Over a year ago, my colleague Michael Kucinsky wondered whether we were ready for decentralized finance (DeFi). The benefits of going down that road were pretty clear back then: more flexibility, availability, transparency, and security for everything related to the financial world. But the obstacles and challenges also remain the same. Countries still have to massively adopt cryptocurrencies and go cashless for DeFi to work, and right now, only El Salvador has done so by adopting bitcoin.
In that article, Michael argued that the popularization of DeFi would only be possible with decisive political action (aside from the intrinsic challenges of decentralization itself, such as security and UX-related ones). That’s why I’m insisting on this topic—because only by making DeFi more visible will we push it into the public agenda.
And we need to do that because the very concept of decentralization can greatly expand the finance industry in amazing ways. Here’s how that could happen.
Traditional Financial Hurdles
According to the World Bank, approximately one-third of the world’s population can’t access financial services today. This situation is especially dire when it comes to lending, mainly because all those people lack access to credit (which can make a huge difference in terms of building wealth). That means that the traditional finance system has inequality embedded at its core.
Think I’m exaggerating? Consider the credit rating systems in place in many countries around the world. How can it be fair for such a system to determine whether someone is “worthy” of accessing financial opportunities based on hazy criteria? Such a system leaves out a considerable portion of people basically because they lack proper records or specific connections.
Unfortunately, that’s hardly the only problem with traditional financial systems. There’s also a huge issue with savings. If you don’t have a savings account, you’re basically out of the system and forced to save on your own. If you do have one, you have to play by the financial system’s rules, which often deal with sub-inflation rates for all its deposits.
Both of those are huge problems of the traditional approach to finance, but they are far from being the only ones. Lengthy, overcomplicated, and bureaucratic processes, imposed services and taxes, and a flawed approach to privacy are other hurdles that people have to deal with if they stick with traditional financial organizations.
A Shift in Paradigm
DeFi is an answer to all those issues I’ve just mentioned. In fact, DeFi’s promise is so big that it can usher in a paradigm shift for the entire financial industry. Thanks to the use of decentralized apps (dApps) and nodes connected through a vast network ecosystem, people and organizations alike can use smart contracts that self-enforce themselves automatically, collectively validating and recording every transaction in immutable records.
That might seem like a bunch of jargon, but it’s far from that. By using several interconnected networks of individual and independent computers with no central server, you eliminate the need for gatekeepers. Thus, all the financial transactions in that ecosystem are validated by the ecosystem as a whole rather than by the almost arbitrary criteria of a central figure or institution. This results in increased transparency and efficiency for all parties involved.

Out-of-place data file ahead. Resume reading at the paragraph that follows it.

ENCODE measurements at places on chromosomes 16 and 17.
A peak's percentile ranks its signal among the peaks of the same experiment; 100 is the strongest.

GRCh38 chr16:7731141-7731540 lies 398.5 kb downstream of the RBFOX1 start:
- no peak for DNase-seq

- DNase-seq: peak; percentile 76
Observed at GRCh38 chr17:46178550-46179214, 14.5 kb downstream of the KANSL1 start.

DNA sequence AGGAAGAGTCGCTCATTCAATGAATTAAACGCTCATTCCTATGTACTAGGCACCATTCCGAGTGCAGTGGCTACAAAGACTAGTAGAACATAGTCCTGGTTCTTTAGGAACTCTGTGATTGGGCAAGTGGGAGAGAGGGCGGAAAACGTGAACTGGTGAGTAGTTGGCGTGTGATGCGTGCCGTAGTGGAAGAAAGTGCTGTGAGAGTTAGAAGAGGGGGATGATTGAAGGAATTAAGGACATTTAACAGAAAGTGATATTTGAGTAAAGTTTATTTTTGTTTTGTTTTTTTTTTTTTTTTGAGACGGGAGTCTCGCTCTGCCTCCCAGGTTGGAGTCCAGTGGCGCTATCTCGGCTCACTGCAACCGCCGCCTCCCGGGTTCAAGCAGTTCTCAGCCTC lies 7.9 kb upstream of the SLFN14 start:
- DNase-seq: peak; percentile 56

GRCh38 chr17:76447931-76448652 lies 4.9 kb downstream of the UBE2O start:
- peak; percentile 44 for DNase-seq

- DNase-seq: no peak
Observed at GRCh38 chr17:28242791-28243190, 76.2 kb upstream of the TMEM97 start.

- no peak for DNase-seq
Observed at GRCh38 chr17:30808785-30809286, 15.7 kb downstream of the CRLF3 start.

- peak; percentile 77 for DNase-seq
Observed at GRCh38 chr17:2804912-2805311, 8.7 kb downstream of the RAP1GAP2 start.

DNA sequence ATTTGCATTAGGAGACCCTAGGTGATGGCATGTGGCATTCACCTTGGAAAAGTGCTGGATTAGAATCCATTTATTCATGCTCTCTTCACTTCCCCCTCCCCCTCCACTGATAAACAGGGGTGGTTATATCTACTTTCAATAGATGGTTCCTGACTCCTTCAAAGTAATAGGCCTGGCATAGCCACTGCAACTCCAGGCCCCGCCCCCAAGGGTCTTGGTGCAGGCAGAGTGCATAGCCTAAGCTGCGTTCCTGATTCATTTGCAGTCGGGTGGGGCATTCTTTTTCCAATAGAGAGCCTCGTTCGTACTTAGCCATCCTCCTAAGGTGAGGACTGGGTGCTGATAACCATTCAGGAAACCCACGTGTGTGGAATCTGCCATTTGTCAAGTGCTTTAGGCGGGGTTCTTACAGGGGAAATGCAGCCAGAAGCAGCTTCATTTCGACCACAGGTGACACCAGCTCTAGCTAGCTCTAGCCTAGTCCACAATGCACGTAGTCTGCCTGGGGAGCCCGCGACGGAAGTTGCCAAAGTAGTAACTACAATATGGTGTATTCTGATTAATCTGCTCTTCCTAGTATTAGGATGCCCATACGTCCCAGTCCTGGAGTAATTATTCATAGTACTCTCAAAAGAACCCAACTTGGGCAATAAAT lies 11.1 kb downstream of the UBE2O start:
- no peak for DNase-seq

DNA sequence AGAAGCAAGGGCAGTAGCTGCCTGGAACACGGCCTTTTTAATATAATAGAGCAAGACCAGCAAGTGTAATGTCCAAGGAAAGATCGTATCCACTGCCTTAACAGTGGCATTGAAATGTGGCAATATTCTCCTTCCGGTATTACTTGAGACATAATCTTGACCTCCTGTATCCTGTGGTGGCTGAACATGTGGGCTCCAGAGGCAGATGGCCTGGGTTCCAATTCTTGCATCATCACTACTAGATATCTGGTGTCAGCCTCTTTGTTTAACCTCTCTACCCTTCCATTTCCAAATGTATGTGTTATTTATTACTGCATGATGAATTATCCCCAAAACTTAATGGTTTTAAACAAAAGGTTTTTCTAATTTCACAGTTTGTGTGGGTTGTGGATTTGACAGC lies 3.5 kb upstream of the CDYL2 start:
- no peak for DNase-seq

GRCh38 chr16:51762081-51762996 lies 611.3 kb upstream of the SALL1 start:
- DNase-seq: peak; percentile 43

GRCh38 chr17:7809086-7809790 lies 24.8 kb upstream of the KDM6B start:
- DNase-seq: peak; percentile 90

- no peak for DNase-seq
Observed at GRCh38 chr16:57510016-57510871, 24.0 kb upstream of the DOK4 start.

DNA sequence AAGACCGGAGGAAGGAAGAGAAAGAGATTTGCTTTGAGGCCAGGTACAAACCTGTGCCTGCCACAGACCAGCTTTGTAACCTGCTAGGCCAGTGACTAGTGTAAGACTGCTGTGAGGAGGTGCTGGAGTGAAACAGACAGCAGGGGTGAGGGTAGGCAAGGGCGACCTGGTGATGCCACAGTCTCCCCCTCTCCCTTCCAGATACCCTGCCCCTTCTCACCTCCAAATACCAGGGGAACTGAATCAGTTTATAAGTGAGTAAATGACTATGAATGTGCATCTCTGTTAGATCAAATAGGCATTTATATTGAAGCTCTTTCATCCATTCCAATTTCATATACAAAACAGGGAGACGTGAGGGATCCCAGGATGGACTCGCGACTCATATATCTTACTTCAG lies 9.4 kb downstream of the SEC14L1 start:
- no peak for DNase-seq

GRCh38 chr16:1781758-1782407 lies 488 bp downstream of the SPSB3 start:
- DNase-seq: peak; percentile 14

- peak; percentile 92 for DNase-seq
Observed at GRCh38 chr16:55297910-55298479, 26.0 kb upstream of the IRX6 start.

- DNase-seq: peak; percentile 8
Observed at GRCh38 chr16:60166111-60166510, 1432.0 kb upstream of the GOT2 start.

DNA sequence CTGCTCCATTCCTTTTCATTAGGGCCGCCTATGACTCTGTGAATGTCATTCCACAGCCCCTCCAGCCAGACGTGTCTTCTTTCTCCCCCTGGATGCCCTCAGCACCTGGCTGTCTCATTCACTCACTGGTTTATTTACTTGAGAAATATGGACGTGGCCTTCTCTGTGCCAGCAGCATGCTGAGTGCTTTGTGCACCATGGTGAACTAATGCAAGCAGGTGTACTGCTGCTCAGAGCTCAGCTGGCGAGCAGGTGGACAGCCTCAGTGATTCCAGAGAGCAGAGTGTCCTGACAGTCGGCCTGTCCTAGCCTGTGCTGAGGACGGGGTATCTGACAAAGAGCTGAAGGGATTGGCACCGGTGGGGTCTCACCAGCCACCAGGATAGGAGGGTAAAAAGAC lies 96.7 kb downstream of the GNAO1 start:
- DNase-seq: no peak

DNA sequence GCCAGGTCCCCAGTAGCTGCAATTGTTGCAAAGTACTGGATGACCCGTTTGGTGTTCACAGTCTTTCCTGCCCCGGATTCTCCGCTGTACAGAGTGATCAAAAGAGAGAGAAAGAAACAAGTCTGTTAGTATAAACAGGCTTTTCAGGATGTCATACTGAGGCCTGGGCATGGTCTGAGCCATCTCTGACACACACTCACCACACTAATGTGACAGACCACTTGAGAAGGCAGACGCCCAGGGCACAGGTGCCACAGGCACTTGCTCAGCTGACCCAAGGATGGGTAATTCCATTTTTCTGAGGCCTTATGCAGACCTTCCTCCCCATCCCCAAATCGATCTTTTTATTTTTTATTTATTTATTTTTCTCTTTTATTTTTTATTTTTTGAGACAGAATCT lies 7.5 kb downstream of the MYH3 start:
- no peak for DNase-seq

The core benefit of decentralization is the expansion of the whole system. That’s because anyone with a modern device can plug into one of the many networks of the financial system and start making transactions. Since there are no barriers to entry or central authority to deny that access, anyone can make deposits or borrow and lend money. The only requirement for participating is having that device. After that, everyone plays by the rules of the smart contracts in place.
Decentralization can also benefit people who want to save money. Rather than paying subpar interest on deposits, decentralized financial networks can offer rewards for people playing specific roles, such as working as a PoS validator. This can lead to the generation of passive income in cryptocurrencies that are greater than those offered by traditional banks and financial institutions.
What’s more, DeFi can open the door for more people to enter the financial world and generate more income for everyone. This can be extremely beneficial for those people as well as organizations and governments because more people would enter the financial system that moves local, regional, and global markets.
The Future Looks Bright
In Michael’s article, he said that “the DeFi ecosystem may become the future of the finance industry.” Right now, and given how quickly the general opinion is changing surrounding cryptocurrencies and decentralized finance, it feels like that future is more likely than ever. And that will certainly be a bright future.
Naturally, I’m talking in future tense because we still have to wait for the political debate to take place. Though, do we have to sit around and wait for that to happen? Not necessarily. We still need to fine-tune certain aspects of DeFi, especially those regarding infrastructure costs, systemic complexities, and overall risk. Aside from that, we also need to start working in the DeFi experience itself, which many times feels somewhat elitist and overcomplex.
If we truly want to expand the financial services sector, we need to take a look beyond mere economic growth. We need to approach that expansion with a human-centered approach that guarantees greater access, more opportunities, and fewer entry barriers for people all over the world. The challenge is huge and needs further discussion, but decentralization surely feels like the key to unlocking that heavy door.